On the final (test) day, all mice received a saline injection and 5-min exposure to the CS+ floor. A saline injection was given immediately before (Before-S, Delay-S, Naïve-S groups) or after (After-S group) CS+ exposure. Mice were returned to the home cage after CS+ exposure. Ninety min later they were sacrificed (via CO2 inhalation) and their brains removed for FOS processing. Although Before-S and After-S mice received conditioning treatments that were expected to produce CPP and CPA, respectively, they were tested using a procedure that did not assess CS+ preference/aversion to avoid confounding the FOS response to CS+ by concurrent exposure to CS-.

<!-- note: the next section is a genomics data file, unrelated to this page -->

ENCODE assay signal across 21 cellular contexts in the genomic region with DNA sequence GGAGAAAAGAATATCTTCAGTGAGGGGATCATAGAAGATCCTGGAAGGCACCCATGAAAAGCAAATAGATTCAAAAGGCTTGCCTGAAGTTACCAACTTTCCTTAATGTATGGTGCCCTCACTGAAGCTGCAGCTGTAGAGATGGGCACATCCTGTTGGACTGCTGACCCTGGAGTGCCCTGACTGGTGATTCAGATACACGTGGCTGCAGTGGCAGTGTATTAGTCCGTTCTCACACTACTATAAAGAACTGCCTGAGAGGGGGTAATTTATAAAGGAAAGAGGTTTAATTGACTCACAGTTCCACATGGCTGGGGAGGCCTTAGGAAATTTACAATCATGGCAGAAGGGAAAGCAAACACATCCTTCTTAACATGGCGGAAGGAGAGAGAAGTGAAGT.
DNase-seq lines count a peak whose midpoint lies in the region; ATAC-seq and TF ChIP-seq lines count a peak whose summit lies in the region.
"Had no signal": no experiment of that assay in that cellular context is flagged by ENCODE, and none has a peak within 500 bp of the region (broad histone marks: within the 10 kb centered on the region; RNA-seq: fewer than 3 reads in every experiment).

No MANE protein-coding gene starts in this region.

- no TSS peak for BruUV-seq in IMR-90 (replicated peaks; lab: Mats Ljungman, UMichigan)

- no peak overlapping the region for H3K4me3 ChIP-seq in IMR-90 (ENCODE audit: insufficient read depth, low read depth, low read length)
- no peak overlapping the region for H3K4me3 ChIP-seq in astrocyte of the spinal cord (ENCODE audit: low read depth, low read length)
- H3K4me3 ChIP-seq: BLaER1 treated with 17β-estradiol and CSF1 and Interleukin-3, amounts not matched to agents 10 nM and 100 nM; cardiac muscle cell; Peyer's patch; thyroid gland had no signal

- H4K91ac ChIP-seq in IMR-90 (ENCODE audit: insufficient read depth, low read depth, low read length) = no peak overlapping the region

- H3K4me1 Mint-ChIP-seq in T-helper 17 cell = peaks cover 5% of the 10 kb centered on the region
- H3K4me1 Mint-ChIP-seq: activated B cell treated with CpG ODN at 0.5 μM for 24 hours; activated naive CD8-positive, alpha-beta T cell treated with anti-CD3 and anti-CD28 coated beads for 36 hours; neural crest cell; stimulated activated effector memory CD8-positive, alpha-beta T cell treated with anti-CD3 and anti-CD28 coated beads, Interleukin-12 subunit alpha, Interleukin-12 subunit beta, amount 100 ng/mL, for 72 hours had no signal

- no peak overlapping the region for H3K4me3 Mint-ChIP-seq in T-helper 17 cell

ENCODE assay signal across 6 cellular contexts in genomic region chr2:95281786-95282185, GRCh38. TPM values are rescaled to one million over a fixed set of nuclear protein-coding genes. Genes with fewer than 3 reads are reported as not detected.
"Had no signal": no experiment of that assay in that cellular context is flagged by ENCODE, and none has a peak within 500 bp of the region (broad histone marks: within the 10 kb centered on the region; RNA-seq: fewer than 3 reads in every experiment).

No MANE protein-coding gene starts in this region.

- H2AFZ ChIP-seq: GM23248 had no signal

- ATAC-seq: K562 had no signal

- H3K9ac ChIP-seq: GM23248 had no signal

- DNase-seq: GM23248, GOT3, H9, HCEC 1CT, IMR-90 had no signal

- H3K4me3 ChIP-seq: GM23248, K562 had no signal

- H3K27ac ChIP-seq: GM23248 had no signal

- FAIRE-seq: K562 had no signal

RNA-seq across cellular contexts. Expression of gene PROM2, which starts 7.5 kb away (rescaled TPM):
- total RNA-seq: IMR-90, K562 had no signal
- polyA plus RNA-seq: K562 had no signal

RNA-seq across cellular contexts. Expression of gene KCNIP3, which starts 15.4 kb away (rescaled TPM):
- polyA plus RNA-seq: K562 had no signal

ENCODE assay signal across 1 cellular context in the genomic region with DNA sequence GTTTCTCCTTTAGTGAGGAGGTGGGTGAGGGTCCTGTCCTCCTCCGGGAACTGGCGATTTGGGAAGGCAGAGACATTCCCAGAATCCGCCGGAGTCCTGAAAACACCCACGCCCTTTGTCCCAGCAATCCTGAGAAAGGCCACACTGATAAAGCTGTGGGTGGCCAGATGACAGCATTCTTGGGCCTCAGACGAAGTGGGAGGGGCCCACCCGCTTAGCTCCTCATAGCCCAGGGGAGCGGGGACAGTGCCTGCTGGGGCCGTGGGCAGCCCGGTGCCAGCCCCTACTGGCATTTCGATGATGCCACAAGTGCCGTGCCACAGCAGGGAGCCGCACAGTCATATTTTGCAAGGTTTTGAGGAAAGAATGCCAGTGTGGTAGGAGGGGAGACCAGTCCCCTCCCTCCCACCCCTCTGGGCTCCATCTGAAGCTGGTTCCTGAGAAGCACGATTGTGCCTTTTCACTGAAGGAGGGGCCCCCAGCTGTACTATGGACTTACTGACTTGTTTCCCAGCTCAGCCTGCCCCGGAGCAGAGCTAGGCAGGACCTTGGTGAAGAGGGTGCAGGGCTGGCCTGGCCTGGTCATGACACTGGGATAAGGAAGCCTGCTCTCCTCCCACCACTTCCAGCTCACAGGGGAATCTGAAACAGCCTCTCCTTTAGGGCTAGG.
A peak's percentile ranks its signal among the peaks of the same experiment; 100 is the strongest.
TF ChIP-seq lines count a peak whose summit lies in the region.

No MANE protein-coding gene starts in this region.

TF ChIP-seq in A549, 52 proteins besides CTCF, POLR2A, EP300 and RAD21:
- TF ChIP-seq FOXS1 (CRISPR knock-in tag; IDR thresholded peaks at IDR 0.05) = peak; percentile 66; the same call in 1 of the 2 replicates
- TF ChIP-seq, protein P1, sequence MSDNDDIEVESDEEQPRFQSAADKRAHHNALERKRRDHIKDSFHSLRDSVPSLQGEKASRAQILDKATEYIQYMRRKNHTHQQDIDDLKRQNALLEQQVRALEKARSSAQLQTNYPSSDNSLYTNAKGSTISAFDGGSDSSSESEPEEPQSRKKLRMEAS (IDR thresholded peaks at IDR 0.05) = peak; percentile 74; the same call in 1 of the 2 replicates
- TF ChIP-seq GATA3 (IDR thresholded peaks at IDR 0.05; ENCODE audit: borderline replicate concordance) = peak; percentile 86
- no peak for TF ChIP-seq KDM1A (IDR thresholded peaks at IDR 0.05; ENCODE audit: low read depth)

The experimental design and procedure for Experiment 2 are outlined in Table 2. Mice were randomly assigned to one of four groups: Before-S, Before-E, Delay-S or Delay-E (n = 12/group). Both of the Before groups were exposed to the same (place preference) conditioning procedure given to the Before-S group in Experiment 1, whereas both of the Delay groups received the same unpaired control treatment given to the Delay-S group in Experiment 1. The test day for the Before-S and Delay-S groups in Experiment 2 was identical to that for the Before-S and Delay-S groups in Experiment 1. In contrast, the Before-E and Delay-E groups were injected with ethanol (2 g/kg) instead of saline before CS+ exposure on the test day. Thus, this procedure allowed for comparisons between experimental mice exposed to both the CS+ and US on test (Before-E), experimental mice exposed to the CS+ only on test (Before-S), control mice receiving their first pairing of the CS+ and US (Delay-E), and control mice that never had the CS+ paired with the US (Delay-S). As in Experiment 1, mice were sacrificed via CO2 inhalation and their brains removed for FOS processing 90 min after exposure to the CS+ floor.